• Short Summary

    Peeling paint ... cobbled lanes winding through rows of terrace houses .... wooden shutters and?

  • Description


    Terrace houses.



    Busy streets Chinese signs



    Pan Macao harbour



    Hydrofoil



    Casino montage



    mahjong game



    Pits



    Poon in pits



    ...pits and/or general



    bamboo stand



    Spectators...moodle stalls



    race



    race presentation


    1.
    WS pan building in old section to fow terrace houses
    5 ft

    2.
    MS Chinese kids playing tilt up old street
    11 ft

    3.
    CU building in business quarter pan to Chinese street signs
    15 ft

    4.
    WS pan harbour to main centre Macao city with China (other side of water) in B/G
    22 ft

    5.
    WS hydrofoil from Hongkong towards pier
    27 ft

    6.
    MS people up pier pan to track along water's edge - sports car past
    32 ft

    7.
    Montage - various shots casino signs
    41 1/2 ft

    8.
    CU mahjong game
    43 ft

    9.
    MS kids playing mahjong beside race tracks (before start of G.P.) (two shots)
    49 ft

    10.
    CU mechanic and car in pits (two shots)
    52 ft

    11.
    CU HK driver Albert Poonpeers into engine
    54 ft

    12.
    MS Poon works with mechanic on car
    56 ft

    13.
    MS other mechanics working on HK entrant
    58 ft

    14.
    WS & MS bamboo stand for press
    62 ft

    15.
    Crowd on embankment
    64 ft

    16.
    CU noodle cook tilt noodles dished out
    71 ft

    17.
    MS Chinese man eating noodle soup
    74 1/2 ft

    18.
    WS grandstand (only one around course)
    76 ft



    Initials


    CUT TO EDITED SECTION ACTUAL RACE 57FT PREVIOUSLY SHIPPED PROLDN.

    Script is copyright Reuters Limited. All rights reserved

    Background: Peeling paint ... cobbled lanes winding through rows of terrace houses .... wooden shutters and a Mediterranean architecture. But it's not in Europe. The inhabitants help identify this as Macao -- the Portuguese enclave on the South China coast.

    Officially ruled by a Portuguese governor, a handful of Portuguese administrators and a small Portuguese garrison, its' home for about three-hundred-thousand Chinese -- most of them from adjoining Kwangtung Province.

    The oldest European outpost in the Orient, Macao was founded by Portuguese traders in 1557. For a century they grew rich on trade with China and Japan but thereafter the enclave's power declined. Today, the visual presence and unseen political control of China rule hand in hand with nominal Portuguese power.

    For one weekend a year, Macao comes out of its sleepy past as the hydrofoils from Hongkong pour in with thousands of visitors for the Macao Grand Prix. It's weekend filled mostly with touring car and handicap events for drivers -- and a weekend of gambling for the visitors.

    The casinos have given Macao a reputation as the Las Vegas of the Far East. They are the true mecca for the thousands of Chinese from Hongkong and other parts of Asia. For many, it seems, the blackjack, roulette and dice games are far more than the Grand prix the following day.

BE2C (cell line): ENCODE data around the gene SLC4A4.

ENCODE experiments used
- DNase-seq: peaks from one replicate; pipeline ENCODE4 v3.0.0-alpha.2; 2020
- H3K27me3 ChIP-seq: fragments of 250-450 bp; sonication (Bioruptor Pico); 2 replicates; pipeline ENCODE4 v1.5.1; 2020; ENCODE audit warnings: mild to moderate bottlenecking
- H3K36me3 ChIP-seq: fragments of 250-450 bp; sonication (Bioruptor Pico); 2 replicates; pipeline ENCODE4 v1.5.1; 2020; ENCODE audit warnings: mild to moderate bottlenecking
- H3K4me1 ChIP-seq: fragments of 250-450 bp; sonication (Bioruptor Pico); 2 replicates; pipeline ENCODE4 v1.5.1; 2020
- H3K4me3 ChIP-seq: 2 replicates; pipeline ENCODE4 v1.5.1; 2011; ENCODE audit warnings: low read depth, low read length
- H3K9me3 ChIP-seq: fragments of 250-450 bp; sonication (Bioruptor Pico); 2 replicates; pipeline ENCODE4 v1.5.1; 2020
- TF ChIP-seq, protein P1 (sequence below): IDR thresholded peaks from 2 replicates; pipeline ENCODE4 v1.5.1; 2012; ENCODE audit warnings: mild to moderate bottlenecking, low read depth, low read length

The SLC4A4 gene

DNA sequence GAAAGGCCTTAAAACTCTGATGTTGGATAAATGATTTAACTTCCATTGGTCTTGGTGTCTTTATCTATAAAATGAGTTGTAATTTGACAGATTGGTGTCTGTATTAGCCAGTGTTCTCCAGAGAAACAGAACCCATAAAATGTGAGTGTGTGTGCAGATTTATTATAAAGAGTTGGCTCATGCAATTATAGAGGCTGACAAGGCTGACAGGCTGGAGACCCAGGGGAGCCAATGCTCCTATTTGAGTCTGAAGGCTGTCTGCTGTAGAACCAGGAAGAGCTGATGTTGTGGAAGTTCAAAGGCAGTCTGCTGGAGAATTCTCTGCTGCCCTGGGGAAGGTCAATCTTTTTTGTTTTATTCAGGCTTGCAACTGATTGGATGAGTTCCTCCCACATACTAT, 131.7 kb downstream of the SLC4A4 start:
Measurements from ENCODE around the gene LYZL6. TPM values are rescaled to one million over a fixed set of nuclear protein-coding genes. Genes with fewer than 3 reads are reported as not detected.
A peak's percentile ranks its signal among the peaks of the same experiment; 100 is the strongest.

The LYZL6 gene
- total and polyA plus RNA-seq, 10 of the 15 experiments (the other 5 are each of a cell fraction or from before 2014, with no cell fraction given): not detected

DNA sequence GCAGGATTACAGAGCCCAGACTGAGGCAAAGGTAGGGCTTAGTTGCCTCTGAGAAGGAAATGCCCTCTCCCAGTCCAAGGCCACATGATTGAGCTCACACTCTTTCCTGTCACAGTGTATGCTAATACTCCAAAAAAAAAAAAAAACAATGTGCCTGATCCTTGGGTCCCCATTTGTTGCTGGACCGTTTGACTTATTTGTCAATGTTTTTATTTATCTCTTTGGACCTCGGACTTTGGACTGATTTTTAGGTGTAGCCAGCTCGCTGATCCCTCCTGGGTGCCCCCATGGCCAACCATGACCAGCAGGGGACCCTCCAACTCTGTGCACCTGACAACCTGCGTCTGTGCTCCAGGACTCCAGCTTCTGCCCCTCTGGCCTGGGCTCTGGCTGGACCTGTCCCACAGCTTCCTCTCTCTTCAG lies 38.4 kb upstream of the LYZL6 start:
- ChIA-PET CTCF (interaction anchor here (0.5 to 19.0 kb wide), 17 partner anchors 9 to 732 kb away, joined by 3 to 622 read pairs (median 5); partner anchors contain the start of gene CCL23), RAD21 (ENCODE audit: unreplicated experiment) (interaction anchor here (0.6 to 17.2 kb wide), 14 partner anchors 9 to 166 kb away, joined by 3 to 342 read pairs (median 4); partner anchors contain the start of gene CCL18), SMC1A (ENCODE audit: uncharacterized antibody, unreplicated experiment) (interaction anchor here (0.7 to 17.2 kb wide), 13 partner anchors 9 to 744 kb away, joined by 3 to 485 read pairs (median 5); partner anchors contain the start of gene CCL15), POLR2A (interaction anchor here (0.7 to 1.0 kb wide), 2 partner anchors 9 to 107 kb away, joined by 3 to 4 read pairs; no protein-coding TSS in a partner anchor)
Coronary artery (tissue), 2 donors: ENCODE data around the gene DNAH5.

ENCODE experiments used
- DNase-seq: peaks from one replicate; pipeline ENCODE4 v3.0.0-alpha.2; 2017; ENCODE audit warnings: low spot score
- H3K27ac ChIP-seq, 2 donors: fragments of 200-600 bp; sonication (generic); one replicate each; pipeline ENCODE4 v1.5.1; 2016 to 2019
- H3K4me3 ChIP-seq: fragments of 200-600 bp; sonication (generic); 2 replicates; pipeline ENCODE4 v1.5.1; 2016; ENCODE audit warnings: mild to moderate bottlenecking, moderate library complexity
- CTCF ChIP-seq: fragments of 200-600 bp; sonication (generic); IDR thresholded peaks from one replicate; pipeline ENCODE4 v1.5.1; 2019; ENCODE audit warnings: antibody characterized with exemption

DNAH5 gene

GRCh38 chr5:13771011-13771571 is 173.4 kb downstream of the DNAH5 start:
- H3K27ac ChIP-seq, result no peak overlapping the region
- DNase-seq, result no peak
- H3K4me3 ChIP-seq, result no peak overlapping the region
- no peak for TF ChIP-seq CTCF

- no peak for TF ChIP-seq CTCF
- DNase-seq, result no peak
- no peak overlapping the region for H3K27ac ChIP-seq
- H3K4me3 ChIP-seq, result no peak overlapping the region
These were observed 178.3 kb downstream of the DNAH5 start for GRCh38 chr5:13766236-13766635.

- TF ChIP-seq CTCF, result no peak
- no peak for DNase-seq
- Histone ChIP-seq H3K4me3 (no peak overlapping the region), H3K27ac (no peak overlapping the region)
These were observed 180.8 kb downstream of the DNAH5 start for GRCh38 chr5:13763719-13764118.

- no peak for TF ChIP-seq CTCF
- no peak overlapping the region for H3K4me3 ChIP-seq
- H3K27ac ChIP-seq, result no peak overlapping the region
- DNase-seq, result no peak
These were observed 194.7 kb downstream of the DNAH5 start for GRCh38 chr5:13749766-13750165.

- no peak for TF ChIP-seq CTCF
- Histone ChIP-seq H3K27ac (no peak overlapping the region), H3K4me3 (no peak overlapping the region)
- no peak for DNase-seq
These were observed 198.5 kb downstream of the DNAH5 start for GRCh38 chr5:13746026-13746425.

The gambling even continues to mahjong games beside the grand prix circuit -- a 3-point-eight mile course winding through the narrow streets and green hills of Macao.

    In the world of major motor races, the Macao Grand Prix hardly deserves a mention. It's not open -- or suitable -- for the big cars. This year's entries included a handful of Brabhams, four Marchs, some Porsches, a Chevron Ford and a Lola and a couple of saloon cars.

    Many drivers, like Hongkong's veteran Albert Poon, find themselves checking their machines in open pit areas with poor facilities. Some are lucky enough to get under cover.

    Most of the drivers are amateurs living in Hongkong or Macao. some come from Japan but the Japanese are more interested in the motor-cycle events.

    The purse is also small by world standards with just 7,000 dollars (U.S.) to be shared among the top three places. The winner receives 4,000 dollars (U.S.).

    In past years, the Macao Grand Prix earned a reputation as the premier contest on the Asian circuit. Today, however, similar events in Singapore, Malaysia and even the Philippines are attracting bigger fields.

    Facilities are haphazard. For the press, there's a bamboo stand. Spectators are allowed to pack some sections of the course but strong safety fences are few. Many sections, like the long straight where German driver Dieter Glemser ploughed off the course killing a child, are protected by only a few sandbags and bamboo railing.

    For the Chinese spectators, numerous noodle stalls operate around the track throughout the weekend. For the few Europeans attending, a long hot dog stand provided service in the pit area.

    As for the race itself, it took the winner just under two hours to complete the forty laps at an average speed of 81.92 m.p.h. -- slower than last year's since the drivers were slowed down by rain in the final half and hour. It was the first victory in three attempts for Australian Vern Schuppan. Second place went to English driver David Purley in his Chevron Ford and third to Hurbert Adamczyk of Hongkong in his Porsche Carrera RSR.

    Victory points in Macao do not count towards the World Driver's Championship ... nor are they likely to. But for those who do take part in Asia's equivalent of Monte Carlo, the Macao Grand Prix is serious racing.

  • Tags

  • Data

    Film ID:
    VLVAE8FAK71L6S80YDZC6TSQHEBZK
    Media URN:
    VLVAE8FAK71L6S80YDZC6TSQHEBZK
    Group:
    Reuters - Source to be Verified
    Archive:
    Reuters
    Issue Date:
    04/12/1974
    Sound:
    Unknown
    HD Format:
    Available on request
    Stock:
    Colour
    Duration:
    00:02:02:00
    Time in/Out:
    /
    Canister:
    N/A

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